Cynthia Lanius

Fractal Properties

Iterative Formation

Table of Contents


  Why study fractals?
    What's so hot about
    fractals, anyway?

  Making fractals
    Sierpinski Triangle
         Using Java
         Math questions
         Sierpinski Meets Pascal
    Jurassic Park Fractal
         Using JAVA
         It grows complex
         Real first iteration
         Encoding the fractal
         World's Largest
    Koch Snowflake
         Using Java
         Infinite perimeter
         Finite area
            Using Java

  Fractal Properties
    Fractional dimension
    Formation by iteration

  For Teachers
    Teachers' Notes

    My fractals mail
    Send fractals mail

  Fractals on the Web
    The Math Forum

  Other Math Lessons
    by Cynthia Lanius

    This Site has received

Fractals are often formed by what is called an iterative process. Here's what I mean.

To make a fractal: Take a familiar geometric figure (a triangle or line segment, for example) and operate on it so that the new figure is more "complicated" in a special way.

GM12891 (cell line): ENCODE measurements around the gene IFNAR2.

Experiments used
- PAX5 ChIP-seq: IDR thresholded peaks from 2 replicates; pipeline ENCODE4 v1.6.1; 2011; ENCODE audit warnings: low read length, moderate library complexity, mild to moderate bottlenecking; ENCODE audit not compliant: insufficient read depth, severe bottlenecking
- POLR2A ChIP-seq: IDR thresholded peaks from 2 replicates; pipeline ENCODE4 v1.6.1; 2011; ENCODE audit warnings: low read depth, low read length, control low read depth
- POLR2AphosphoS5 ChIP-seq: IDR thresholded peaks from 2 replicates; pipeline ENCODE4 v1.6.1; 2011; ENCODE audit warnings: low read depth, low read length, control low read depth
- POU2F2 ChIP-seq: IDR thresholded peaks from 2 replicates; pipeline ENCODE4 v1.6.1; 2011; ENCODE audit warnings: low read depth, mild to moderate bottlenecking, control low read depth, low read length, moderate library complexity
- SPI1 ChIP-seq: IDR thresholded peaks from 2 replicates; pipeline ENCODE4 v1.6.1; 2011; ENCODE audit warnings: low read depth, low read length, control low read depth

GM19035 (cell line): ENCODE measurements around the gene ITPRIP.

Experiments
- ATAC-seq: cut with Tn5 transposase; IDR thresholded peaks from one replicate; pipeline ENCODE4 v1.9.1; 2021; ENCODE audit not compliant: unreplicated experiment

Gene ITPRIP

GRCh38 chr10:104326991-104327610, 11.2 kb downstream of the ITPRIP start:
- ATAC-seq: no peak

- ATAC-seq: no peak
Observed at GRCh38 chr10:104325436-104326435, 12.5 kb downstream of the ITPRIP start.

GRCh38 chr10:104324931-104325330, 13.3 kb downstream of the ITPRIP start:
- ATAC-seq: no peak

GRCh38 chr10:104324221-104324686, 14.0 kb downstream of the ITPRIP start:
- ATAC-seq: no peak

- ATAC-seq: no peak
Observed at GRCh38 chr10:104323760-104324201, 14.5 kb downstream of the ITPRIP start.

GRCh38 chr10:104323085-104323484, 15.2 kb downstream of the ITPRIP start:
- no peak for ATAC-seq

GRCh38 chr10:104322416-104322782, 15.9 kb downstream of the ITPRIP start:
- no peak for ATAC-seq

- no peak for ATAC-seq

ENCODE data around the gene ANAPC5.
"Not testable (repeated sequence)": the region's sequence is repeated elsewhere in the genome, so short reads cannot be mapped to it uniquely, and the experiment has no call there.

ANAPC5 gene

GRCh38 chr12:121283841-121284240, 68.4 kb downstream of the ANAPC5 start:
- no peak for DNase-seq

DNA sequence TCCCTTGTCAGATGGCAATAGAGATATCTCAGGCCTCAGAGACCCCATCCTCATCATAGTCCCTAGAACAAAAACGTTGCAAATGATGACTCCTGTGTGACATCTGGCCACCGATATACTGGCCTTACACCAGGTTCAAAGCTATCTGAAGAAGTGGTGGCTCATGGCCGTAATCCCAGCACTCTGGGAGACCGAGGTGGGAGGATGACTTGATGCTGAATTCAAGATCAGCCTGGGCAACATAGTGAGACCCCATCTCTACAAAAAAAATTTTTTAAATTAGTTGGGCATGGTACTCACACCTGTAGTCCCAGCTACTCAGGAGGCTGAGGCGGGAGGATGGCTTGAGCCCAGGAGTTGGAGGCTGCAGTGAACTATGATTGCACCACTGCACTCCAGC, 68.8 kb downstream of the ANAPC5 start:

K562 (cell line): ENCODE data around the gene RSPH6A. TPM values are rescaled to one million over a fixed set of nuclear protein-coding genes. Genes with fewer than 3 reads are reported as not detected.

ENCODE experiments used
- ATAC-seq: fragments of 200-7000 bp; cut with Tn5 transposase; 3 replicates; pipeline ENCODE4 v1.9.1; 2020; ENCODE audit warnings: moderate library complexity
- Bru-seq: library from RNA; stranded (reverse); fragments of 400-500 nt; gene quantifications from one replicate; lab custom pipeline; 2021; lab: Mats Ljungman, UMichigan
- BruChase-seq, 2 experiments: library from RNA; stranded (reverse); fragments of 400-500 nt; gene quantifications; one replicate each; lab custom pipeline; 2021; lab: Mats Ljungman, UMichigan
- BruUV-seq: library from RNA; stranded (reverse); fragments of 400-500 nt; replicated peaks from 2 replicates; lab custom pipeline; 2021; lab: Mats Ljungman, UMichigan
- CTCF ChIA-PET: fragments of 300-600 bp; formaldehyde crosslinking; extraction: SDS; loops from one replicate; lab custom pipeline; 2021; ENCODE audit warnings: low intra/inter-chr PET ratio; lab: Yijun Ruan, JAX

Then in the same way, operate on that resulting figure, and get an even more complicated figure.

Now operate on that resulting figure in the same way and get an even more complicated figure.

Do it again and again...and again. In fact, you have to think of doing it infinitely many times.

You can observe this iterative process in all the fractals that we make in this unit:

Not every iterative process produces a fractal. Take a line segment and chop off the end. What is the resulting figure? Just another line segment - not "complicated" at all, and not a fractal. You could continue the iterative process over and over, chopping off the end of the line segment, but it would just become a shorter and shorter line segment, not "complicated", not fractal.

Below is a picture of a similar iterative operation that is fractal. Take a line segment (see below) and remove the middle third. What is the resulting figure? Hmmm. That's a more complicated figure. It's a line segment with a hole in it.

Repeat the process on that figure. In other words, remove the middle third of both of those sections. This produces an even more complicated figure. Now think of doing this infinitely many times. In fact, this is a famous fractal called Cantor Dust.

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Copyright 1997-2007 Cynthia Lanius